Thanks to the work of Eli Pinney Elementary School students, Blue Origin's New Shepard suborbital rocket will have some special guests aboard when it launches this fall in West Texas -- jellyfish.

During a 12-week space-academy program, 82 students in grades 3-5 at Eli Pinney learned about space and ultimately designed a project to look at how microgravity in space affects the behavior and movement of jellyfish, said project leader Dr. Peter Lee, assistant professor of surgery in the Division of Cardiac Surgery at Ohio State University's Wexner Medical Center. Jellyfish were ideal for the experiment, Lee said, because they are not as complex of an organism as humans.

Students celebrated the end of the program with a graduation ceremony May 22 at Dublin Jerome High School.

Lee's passion for space, which he said he has had since he was young, was the impetus for the Pinney program.

Lee was working with NASA on a $200,000 grant-funded project exploring the effects of microgravity on tissue-engineered skeletal muscle -- muscle grown from cells in a lab -- to be tested onboard the Blue Origins rocket.

That program included a commitment to give back to the community through outreach, and Lee said he realized undergraduates and graduates at OSU could educate K-12 students about space.

His daughter, Elisa, was interested in space, and Lee said he thought it would be a good opportunity for her and her classmates. Elisa is a 10-year-old fifth-grader at Pinney.

With partnerships and support from Stark Industries, Jellyfish Art, COSI, NanoRacks, Blue Origins, DreamUp, the OSU Department of Surgery and a $2,500 grant from the Ohio Space Grant Consortium, Pinney's space academy was born.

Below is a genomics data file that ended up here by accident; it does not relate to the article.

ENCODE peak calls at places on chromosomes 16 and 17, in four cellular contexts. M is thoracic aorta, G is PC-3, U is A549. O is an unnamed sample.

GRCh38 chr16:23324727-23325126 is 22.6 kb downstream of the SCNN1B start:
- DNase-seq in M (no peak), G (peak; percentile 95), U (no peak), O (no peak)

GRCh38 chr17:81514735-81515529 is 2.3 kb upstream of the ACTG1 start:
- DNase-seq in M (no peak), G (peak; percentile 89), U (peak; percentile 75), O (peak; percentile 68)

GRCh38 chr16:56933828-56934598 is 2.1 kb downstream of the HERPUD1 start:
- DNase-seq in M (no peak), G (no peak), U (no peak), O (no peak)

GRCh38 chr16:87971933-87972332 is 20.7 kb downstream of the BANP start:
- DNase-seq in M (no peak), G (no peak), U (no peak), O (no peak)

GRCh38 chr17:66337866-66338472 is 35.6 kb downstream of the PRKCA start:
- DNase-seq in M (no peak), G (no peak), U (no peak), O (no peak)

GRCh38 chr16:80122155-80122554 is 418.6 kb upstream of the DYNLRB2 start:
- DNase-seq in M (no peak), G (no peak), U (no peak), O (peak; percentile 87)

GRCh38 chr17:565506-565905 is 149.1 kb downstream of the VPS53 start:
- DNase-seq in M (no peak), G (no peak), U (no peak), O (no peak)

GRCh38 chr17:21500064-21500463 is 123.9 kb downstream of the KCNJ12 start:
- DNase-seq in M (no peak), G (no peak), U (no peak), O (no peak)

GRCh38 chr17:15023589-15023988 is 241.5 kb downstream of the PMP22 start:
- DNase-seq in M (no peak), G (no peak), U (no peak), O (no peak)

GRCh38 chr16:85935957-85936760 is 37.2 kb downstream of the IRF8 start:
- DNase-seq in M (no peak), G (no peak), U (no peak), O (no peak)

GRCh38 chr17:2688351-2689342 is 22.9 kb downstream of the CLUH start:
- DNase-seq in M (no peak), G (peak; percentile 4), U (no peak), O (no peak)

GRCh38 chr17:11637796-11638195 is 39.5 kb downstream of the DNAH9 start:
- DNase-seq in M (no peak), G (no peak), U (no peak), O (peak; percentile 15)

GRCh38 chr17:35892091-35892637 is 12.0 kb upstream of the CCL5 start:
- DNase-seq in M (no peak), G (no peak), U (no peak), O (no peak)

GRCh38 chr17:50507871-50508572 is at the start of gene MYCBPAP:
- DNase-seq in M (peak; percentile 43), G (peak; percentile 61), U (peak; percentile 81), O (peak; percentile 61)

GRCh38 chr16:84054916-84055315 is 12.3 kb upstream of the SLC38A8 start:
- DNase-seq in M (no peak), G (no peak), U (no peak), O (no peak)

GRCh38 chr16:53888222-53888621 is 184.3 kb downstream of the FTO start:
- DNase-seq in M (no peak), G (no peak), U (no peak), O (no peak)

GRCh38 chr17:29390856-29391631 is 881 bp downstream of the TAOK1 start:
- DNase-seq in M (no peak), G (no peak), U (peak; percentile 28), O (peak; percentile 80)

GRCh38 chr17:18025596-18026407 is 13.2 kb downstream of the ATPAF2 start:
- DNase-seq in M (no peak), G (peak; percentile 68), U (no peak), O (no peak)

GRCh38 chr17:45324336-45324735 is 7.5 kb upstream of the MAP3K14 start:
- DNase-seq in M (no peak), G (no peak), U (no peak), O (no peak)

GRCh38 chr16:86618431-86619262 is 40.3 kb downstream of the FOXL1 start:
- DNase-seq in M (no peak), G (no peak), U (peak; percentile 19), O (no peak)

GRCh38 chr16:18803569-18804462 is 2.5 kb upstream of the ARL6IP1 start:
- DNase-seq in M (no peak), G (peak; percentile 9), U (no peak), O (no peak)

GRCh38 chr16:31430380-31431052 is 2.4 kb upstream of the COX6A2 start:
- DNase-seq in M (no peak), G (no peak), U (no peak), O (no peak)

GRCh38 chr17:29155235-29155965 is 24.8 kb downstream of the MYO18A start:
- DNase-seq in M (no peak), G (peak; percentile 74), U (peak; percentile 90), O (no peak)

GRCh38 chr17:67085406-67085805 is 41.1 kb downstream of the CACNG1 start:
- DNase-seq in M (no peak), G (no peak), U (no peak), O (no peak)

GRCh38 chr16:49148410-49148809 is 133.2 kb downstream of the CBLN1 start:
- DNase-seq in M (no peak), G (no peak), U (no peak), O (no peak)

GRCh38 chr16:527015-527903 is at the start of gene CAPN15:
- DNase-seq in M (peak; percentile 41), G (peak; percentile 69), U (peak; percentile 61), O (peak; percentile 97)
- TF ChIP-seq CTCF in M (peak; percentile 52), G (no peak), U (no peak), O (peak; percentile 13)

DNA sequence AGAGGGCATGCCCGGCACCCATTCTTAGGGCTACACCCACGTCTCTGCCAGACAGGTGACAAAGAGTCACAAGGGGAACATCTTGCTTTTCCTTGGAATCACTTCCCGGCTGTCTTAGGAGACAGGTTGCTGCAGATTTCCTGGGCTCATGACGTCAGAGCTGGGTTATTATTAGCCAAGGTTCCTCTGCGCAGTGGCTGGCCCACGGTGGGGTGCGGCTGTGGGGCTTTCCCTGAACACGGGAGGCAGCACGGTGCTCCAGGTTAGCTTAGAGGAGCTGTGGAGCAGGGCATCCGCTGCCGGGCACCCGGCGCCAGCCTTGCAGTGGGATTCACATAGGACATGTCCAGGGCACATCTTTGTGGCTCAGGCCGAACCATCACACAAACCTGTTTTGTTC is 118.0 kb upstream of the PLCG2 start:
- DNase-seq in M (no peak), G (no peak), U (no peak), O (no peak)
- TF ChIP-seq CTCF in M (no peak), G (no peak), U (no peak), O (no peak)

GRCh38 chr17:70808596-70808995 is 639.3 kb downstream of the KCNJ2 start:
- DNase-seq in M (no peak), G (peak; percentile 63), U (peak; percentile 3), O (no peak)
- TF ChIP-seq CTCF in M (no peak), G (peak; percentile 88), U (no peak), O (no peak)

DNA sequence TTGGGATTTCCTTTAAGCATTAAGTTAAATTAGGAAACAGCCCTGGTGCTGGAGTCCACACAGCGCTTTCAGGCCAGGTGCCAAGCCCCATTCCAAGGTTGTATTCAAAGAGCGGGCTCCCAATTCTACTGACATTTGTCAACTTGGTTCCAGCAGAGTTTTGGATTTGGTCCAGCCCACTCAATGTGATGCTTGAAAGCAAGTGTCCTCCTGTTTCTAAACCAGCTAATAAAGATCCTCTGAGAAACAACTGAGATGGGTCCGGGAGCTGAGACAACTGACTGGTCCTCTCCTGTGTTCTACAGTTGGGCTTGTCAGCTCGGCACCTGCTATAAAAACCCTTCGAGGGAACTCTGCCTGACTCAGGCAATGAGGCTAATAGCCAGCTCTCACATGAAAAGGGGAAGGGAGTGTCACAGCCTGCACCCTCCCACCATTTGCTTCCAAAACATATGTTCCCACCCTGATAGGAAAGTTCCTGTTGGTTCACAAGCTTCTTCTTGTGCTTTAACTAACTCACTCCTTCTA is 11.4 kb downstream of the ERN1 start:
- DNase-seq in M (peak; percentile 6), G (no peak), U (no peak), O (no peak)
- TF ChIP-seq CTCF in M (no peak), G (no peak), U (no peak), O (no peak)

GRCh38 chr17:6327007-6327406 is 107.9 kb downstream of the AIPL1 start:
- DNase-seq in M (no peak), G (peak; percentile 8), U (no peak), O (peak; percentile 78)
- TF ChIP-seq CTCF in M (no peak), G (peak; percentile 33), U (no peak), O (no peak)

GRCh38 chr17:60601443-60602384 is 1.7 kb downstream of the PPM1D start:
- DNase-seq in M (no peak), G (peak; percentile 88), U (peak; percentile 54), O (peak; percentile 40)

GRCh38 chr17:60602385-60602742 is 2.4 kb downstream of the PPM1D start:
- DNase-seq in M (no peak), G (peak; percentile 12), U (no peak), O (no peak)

During the program, which began in February, students designed their experiment while practicing teamwork and communication, Lee said.

When the rocket launches, a few dozen of the Cephea cephea species of jellyfish will be on board, Lee said.

That species was chosen because of its small size -- a few millimeters -- and its sensitivity to light.

The jellyfish will experience microgravity for three to four minutes, Lee said.

The goal is to see how jellyfish float and respond in a microgravity environment and how they respond to light stimulus. When astronauts get motion sick, it's because what they see and what their brain senses are different, Lee said.

While the interaction between the visual and vestibular systems -- the latter is where humans get sensory information about motion, equilibrium and spatial orientation -- in humans is complex, in jellyfish, the nervous system is simpler, he said.

Neel Modak, a 10-year-old fifth-grader, said he enjoyed learning about space and jellyfish during the academy.

He said he was surprised to learn jellyfish predated dinosaurs on earth.

Fossils date jellyfish to the Cambrian Period, about 500 million years ago. Dinosaurs, by comparison, lived on earth between about 247 and 66 million years ago, in the Mesozoic Era.

For Perry Blough, a volunteer science instructor at Pinney, the space academy was a learning experience for teachers and students.

Students were able to use the scientific method and learn from their mistakes, he said.

Pinney Principal Troy Ehrsam said Lee approached him in the fall to discuss launching a partnership.

"It was exciting to see students so excited about a topic that we may not be able to explore as much," in the classroom, Ehrsam said.

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